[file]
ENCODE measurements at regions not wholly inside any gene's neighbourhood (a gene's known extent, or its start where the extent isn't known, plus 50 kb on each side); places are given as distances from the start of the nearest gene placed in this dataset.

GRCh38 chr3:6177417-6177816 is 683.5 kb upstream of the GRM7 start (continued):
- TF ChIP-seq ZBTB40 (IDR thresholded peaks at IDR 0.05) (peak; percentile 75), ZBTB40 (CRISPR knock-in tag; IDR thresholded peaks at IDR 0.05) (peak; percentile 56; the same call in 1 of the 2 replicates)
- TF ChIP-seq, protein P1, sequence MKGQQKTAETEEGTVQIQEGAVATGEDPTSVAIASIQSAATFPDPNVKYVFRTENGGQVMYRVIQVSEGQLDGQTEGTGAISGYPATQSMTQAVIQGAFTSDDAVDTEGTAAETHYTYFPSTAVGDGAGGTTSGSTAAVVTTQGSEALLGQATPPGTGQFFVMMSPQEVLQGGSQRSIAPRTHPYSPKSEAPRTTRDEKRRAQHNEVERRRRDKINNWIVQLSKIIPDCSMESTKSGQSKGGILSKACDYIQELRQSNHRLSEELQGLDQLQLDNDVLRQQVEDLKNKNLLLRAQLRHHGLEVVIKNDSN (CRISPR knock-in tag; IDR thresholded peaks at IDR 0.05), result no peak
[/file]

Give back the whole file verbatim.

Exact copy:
ENCODE measurements at regions not wholly inside any gene's neighbourhood (a gene's known extent, or its start where the extent isn't known, plus 50 kb on each side); places are given as distances from the start of the nearest gene placed in this dataset.

GRCh38 chr3:6177417-6177816 is 683.5 kb upstream of the GRM7 start (continued):
- TF ChIP-seq ZBTB40 (IDR thresholded peaks at IDR 0.05) (peak; percentile 75), ZBTB40 (CRISPR knock-in tag; IDR thresholded peaks at IDR 0.05) (peak; percentile 56; the same call in 1 of the 2 replicates)
- TF ChIP-seq, protein P1, sequence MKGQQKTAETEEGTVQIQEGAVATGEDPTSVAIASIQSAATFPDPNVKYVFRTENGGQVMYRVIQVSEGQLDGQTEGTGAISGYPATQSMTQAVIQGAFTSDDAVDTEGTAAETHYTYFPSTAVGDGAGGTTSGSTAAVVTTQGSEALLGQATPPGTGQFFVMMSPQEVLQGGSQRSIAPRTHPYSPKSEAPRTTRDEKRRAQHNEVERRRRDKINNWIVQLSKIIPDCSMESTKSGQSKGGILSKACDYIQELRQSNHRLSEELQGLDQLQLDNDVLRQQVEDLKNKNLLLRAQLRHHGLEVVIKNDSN (CRISPR knock-in tag; IDR thresholded peaks at IDR 0.05), result no peak